Fine — and dandy! Bizwoman’s $3K summons is cut down to $75!

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The Brooklyn Heights businesswoman who was facing $3,000 in fines for hanging a single envelope of business cards to a single lamppost last year fought City Hall — and won (mostly).

Susan Hager, the owner of the design firm Sketch & Hammer, was notified by mail last week that a city judge had knocked the fine down to just $75 — the fine for one violation.

“I’m elated,” Hager said. “As I said at my hearing [on Dec. 11], I was willing to pay for one violation. But it was unfair to give me the same ticket for all those cards in one envelope.”

Hager freely admits that she taped an envelope containing 15 business cards for her custom decks on a Court Street lamppost back in April. But Sanitation worker Sarah Leon fined Hager for each card inside the envelope, resulting in a summons for $3,000, so Hager took the fight to the Environmental Control Board.

Judge Todd Parkin agreed with Hager, and reduced the bill to just $75.

Hager was one of the lucky ones.

The owners of Paws-n-Claws, a Clinton Hill pet-grooming shop on Grand Avenue, are still fighting more than $8,700 in fines from October, 2008, when the city hit them with 116 violations for one batch of illegal posters.

“They’re still stickin’ us with it, but I can’t afford to pay so I haven’t,” co-owner Ricardo Olton told The Brooklyn Paper on Friday. “In November last year, I worked out a deal to pay back a little at a time, but now I’m skipping meals. I don’t know how much longer the business can last.”

Some small businessowners say that trigger-happy enforcement of sanitation and other “quality-of-life” crimes are the norm under Mayor Bloomberg. But a Sanitation Department spokesman defended the strict enforcement.

“It’s illegal posting,” said the spokesman, Matt LiPani. “If you post 20 cards on one pole or multiple poles, it’s 20 different infractions.”

Updated 5:16 pm, July 9, 2018
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Reasonable discourse

Candice from Greenpoint says:
If you don't want to pay fines, how about not breaking the law in the first place. I get the feeling that these businesses knew exactly what they were doing, and are now just bitter that they have to pay the consequences.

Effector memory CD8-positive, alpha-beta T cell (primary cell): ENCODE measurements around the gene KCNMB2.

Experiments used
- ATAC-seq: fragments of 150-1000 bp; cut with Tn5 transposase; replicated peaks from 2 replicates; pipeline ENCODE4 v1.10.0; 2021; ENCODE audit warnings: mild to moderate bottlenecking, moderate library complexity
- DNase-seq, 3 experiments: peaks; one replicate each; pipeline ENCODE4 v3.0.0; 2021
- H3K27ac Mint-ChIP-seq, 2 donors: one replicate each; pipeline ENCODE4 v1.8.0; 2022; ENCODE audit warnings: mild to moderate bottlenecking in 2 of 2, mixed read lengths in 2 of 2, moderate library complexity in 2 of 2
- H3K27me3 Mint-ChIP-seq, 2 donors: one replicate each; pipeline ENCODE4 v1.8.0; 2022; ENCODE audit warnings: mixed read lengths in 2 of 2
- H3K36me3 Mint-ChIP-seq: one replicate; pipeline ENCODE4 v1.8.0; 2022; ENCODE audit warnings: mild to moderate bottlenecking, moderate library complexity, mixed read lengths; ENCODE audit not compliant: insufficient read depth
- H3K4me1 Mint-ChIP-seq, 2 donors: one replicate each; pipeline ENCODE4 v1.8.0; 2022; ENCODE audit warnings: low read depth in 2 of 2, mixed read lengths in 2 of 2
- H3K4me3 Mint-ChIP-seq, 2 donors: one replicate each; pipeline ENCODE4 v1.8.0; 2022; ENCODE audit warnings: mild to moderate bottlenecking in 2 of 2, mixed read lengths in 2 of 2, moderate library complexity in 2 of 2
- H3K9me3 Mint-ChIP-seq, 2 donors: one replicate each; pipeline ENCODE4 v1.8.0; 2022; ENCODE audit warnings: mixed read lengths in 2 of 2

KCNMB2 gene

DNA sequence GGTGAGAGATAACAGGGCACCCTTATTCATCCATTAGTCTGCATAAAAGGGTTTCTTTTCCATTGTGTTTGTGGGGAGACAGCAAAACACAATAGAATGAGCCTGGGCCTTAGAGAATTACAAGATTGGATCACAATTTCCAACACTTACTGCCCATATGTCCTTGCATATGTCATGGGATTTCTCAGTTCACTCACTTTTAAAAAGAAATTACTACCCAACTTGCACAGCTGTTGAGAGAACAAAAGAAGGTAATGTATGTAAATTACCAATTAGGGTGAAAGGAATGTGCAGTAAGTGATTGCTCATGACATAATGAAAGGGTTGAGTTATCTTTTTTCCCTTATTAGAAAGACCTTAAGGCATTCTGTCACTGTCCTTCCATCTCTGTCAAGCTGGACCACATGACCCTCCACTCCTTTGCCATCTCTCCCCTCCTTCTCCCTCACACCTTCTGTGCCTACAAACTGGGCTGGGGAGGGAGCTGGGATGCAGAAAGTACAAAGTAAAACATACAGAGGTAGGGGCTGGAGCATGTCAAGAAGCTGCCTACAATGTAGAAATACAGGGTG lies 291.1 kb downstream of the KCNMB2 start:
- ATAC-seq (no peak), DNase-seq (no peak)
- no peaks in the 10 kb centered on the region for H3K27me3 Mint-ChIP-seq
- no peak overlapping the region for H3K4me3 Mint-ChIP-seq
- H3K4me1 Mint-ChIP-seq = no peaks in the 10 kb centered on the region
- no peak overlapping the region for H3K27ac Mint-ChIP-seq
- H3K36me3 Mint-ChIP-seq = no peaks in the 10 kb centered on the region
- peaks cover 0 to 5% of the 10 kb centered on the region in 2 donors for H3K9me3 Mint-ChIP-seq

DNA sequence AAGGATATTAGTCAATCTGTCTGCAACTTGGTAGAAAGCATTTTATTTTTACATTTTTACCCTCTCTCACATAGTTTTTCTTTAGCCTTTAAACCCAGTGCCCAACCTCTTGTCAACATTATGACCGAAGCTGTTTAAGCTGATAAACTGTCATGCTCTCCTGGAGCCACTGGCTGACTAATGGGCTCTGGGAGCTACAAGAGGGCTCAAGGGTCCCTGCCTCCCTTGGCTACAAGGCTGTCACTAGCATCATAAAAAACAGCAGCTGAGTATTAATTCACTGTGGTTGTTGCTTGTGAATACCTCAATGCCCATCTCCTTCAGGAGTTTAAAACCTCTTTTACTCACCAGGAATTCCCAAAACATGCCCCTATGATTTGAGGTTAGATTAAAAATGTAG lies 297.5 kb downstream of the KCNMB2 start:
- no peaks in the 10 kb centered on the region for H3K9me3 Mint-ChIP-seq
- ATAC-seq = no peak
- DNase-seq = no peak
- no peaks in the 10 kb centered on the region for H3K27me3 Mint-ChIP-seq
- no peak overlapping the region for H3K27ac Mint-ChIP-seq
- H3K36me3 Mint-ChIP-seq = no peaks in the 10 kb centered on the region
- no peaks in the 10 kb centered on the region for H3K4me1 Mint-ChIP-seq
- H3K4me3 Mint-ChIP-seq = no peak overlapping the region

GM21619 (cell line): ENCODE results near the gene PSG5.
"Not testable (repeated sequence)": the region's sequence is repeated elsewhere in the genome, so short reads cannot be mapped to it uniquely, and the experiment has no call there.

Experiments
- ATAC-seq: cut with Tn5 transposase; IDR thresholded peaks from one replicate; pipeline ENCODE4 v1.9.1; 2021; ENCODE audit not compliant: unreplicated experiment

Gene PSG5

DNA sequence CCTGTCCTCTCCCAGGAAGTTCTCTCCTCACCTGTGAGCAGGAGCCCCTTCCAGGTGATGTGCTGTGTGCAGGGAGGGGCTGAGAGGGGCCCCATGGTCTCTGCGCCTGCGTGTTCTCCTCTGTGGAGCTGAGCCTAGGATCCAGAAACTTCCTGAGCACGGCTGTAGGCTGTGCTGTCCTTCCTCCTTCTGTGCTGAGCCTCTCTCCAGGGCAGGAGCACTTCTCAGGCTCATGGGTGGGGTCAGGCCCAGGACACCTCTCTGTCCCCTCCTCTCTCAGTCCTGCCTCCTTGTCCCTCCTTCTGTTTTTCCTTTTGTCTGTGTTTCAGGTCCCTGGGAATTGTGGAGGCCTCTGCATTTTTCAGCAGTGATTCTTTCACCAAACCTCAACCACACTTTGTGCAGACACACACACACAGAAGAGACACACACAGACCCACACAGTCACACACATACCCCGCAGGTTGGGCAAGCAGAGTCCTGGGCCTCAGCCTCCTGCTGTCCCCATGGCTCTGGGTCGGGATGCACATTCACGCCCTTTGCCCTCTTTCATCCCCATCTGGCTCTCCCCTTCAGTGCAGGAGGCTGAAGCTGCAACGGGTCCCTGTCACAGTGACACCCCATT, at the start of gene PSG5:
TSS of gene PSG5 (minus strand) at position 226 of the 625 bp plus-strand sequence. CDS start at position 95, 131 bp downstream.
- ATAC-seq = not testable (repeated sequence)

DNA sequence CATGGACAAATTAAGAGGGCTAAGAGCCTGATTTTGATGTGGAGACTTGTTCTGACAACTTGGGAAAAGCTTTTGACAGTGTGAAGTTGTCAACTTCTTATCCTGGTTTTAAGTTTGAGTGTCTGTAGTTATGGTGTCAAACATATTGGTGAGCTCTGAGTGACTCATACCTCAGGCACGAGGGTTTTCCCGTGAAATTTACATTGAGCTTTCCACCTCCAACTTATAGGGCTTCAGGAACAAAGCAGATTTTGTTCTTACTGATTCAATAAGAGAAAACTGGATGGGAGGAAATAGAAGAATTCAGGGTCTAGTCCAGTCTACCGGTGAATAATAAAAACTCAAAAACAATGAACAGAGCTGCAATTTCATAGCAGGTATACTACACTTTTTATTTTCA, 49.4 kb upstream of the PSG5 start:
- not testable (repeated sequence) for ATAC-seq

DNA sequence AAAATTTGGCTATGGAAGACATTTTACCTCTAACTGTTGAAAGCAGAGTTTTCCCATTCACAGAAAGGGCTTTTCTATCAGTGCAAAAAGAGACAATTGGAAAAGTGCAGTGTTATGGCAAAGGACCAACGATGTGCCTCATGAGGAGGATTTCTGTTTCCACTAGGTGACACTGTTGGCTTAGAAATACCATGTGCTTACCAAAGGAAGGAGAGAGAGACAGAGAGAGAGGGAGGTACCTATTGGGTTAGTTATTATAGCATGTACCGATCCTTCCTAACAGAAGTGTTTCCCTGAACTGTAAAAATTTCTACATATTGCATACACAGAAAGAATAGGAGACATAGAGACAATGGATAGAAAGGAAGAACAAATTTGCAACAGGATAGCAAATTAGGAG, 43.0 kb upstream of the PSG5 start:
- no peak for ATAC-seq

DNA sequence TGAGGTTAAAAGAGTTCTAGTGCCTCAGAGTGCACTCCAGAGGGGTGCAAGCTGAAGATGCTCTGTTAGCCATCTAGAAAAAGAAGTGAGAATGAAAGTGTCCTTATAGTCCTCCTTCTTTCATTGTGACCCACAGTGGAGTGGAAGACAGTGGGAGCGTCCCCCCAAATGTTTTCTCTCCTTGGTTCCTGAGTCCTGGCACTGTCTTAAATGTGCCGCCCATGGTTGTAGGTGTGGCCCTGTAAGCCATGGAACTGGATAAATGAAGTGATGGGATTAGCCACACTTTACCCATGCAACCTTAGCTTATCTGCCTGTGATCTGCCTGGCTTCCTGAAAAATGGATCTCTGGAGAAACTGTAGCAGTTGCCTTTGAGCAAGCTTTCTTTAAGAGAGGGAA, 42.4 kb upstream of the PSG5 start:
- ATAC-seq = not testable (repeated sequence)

These adds they hang up become litter, and they are less attractive than grafitti. The city then has to clean up after the people who post these adds in places where adds are not allowed. What argument can they possibly have for breaking the law and then deciding themselves that they don't like the very appropriate punishment?
Jan. 11, 2010, 3:12 am
Publius from Bklyn Heights says:
Great, now this lady knows the "cost of doing business" of her illegal and annoying "advertising".

I like the part where she said she was "willing" to pay the $75, but no more.

Sweetheart, a penalty is not about what you're willing to do. It's about causing you financial pain and punishment so you don't repeat your crime. Alas, I suspect we'll be seeing her advertising around in the future.
Jan. 11, 2010, 1:24 pm
Fourth Estate from DUMBO says:
What of the bundles of political ads about how New Yorker's get the best deal in town because some candidate gets paid $1.00 a year. Or how about the ads about the guy 'who gets things done', and the ads talking about the environment, yet printed on un-recycled paper. Those ads were STUFFED in my mailbox, the light poles, the trees, even, yes, littered on the sidewalk. Has the city received fine revenue from this?
Jan. 11, 2010, 8:42 pm
Susan from Brooklyn Heights says:
You hate me because I'm beautiful! Don't be angry, I can't help it. And your jealousy only makes you ugly.

Take my card, hire me! I do stuff and I am so skinny from missing meals to pay for my crime.
Jan. 13, 2010, 1:47 pm

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